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“Thank You M’am” is a well-executed story. It is very brief, but focused. In just a few pages, Hughes establishes setting, develops well-drawn characters and evokes a touching theme.
The story opens by establishing the setting. It is “eleven o’clock at night,” and a woman is walking alone. The street is fairly deserted, because only “two or three people” pass by. This setting is one of anticipation. You expect something to happen.
The initial description of Mrs. Jones is very telling.
She was a large woman with a large purse that had everything in it but hammer and nails.
Already, the reader can picture the woman. Since the purse is mentioned specifically, we can predict that something is going to happen to it. Sure enough, a boy runs up to her and tries to take it—and falls flat on his back.
Mrs. Jones reacts in a completely unexpected way, telling us much about her. First of all, she does not give up the purse. She makes the boy pick it up, and she holds on to him. This move shows her as something unexpected, and a woman strong in both physical and mental strength. When Roger struggles, she puts a “half-nelson about his neck” and drags him to her house.
In many ways, Roger is just as surprising as Mrs. Jones. He is “frail and willow-wild.” When she asks him if he is ashamed of himself, he says he is. He tries to tell her he didn’t mean to steal the purse. When she asks him if he is going to run if she lets him go, he says yes. All of these things tell us about Roger—he is not a bad kid, but he is lonely and isolated and has no one to respect. He latches on to Mrs. Jones almost instantly, as if thirsting for her wisdom.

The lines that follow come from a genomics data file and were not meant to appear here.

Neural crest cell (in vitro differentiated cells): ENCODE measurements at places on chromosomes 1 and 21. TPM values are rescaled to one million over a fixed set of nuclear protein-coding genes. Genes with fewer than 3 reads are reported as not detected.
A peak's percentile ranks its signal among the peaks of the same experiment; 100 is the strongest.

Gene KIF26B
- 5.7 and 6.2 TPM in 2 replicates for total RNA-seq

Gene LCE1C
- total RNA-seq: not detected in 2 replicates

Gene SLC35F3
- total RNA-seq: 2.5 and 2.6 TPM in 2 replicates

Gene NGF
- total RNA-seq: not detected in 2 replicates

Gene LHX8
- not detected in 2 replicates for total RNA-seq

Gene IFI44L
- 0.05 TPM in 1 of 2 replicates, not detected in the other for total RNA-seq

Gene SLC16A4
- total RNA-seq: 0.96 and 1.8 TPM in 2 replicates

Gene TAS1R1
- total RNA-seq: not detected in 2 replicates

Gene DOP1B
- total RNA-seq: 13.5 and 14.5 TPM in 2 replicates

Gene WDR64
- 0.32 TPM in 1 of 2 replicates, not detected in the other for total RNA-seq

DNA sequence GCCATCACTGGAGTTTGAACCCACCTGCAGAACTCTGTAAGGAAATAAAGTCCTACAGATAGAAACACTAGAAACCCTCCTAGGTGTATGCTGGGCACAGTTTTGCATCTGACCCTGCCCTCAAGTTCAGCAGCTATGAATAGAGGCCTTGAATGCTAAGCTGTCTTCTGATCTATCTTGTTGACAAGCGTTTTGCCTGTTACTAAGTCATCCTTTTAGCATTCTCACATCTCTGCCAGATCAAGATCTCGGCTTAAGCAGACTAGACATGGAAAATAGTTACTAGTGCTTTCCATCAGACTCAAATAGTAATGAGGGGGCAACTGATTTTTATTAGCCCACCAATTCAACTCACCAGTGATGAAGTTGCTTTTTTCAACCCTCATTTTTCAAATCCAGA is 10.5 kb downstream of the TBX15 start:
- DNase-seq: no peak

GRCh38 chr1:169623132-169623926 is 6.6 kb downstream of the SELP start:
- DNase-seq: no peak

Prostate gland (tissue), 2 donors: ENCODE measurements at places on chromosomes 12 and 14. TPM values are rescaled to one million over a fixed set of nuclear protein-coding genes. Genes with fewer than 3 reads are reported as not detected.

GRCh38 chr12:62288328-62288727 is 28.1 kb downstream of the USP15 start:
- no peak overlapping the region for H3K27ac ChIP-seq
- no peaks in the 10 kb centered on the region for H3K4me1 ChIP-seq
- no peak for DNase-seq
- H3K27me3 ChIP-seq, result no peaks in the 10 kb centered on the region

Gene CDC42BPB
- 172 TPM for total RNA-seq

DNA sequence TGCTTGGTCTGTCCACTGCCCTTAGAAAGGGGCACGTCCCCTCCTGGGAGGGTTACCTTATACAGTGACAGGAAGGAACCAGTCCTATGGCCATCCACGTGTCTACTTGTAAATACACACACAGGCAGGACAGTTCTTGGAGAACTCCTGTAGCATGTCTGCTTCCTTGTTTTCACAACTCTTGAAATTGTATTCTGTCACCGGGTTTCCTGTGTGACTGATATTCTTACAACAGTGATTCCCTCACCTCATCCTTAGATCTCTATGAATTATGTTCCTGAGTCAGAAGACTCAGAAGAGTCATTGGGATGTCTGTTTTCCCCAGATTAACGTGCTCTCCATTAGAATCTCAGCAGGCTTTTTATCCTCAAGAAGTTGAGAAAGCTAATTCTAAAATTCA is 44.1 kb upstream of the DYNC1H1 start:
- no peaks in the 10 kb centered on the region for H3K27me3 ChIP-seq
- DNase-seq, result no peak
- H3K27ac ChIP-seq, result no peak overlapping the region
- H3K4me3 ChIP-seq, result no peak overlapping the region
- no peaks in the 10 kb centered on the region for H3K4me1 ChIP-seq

The woman said, "You ought to be my son. I would teach you right from wrong. Least I can do right now is to wash your face. Are you hungry?"
Roger continues to surprise us. When she lets go of him, he does not try to run away. He stays with her and they talk about dreams and the making bad choices. The brief conversation highlights several themes.
First of all, people are not always what they seem. Second, a little respect can make a big difference in dealing with people. Even though Mrs. Jones kidnaps Roger, she feeds him and talks to him and talks to him like her own son. Finally, choices make us who we are. Mrs. Jones and Roger open up to each other, about choices they have made. Mrs. Jones tells Roger she has done things she regretted, and he learns many valuable life lessons from her.
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